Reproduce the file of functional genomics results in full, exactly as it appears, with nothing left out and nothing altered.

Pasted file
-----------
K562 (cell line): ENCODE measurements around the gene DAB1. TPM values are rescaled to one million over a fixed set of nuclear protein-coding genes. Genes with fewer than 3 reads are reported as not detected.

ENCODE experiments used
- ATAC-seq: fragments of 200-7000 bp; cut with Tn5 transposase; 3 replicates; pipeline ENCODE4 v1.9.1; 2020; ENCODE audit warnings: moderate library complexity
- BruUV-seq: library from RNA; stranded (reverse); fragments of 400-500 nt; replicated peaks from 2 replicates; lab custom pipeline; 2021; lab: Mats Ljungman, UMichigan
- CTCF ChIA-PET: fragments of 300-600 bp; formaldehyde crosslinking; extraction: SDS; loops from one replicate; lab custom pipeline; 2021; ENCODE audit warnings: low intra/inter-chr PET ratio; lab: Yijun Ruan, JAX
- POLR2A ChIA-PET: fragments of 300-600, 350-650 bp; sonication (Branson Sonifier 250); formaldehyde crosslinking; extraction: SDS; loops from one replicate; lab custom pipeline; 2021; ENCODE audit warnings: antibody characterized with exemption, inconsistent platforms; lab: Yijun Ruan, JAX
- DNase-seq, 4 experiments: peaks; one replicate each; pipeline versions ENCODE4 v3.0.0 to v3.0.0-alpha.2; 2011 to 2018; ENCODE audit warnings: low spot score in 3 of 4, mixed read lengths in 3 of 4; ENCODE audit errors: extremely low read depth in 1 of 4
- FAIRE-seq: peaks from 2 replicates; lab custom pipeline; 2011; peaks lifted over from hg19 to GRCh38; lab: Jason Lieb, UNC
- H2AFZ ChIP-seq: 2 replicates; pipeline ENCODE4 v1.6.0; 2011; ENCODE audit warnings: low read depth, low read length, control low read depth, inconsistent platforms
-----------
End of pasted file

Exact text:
K562 (cell line): ENCODE measurements around the gene DAB1. TPM values are rescaled to one million over a fixed set of nuclear protein-coding genes. Genes with fewer than 3 reads are reported as not detected.

ENCODE experiments used
- ATAC-seq: fragments of 200-7000 bp; cut with Tn5 transposase; 3 replicates; pipeline ENCODE4 v1.9.1; 2020; ENCODE audit warnings: moderate library complexity
- BruUV-seq: library from RNA; stranded (reverse); fragments of 400-500 nt; replicated peaks from 2 replicates; lab custom pipeline; 2021; lab: Mats Ljungman, UMichigan
- CTCF ChIA-PET: fragments of 300-600 bp; formaldehyde crosslinking; extraction: SDS; loops from one replicate; lab custom pipeline; 2021; ENCODE audit warnings: low intra/inter-chr PET ratio; lab: Yijun Ruan, JAX
- POLR2A ChIA-PET: fragments of 300-600, 350-650 bp; sonication (Branson Sonifier 250); formaldehyde crosslinking; extraction: SDS; loops from one replicate; lab custom pipeline; 2021; ENCODE audit warnings: antibody characterized with exemption, inconsistent platforms; lab: Yijun Ruan, JAX
- DNase-seq, 4 experiments: peaks; one replicate each; pipeline versions ENCODE4 v3.0.0 to v3.0.0-alpha.2; 2011 to 2018; ENCODE audit warnings: low spot score in 3 of 4, mixed read lengths in 3 of 4; ENCODE audit errors: extremely low read depth in 1 of 4
- FAIRE-seq: peaks from 2 replicates; lab custom pipeline; 2011; peaks lifted over from hg19 to GRCh38; lab: Jason Lieb, UNC
- H2AFZ ChIP-seq: 2 replicates; pipeline ENCODE4 v1.6.0; 2011; ENCODE audit warnings: low read depth, low read length, control low read depth, inconsistent platforms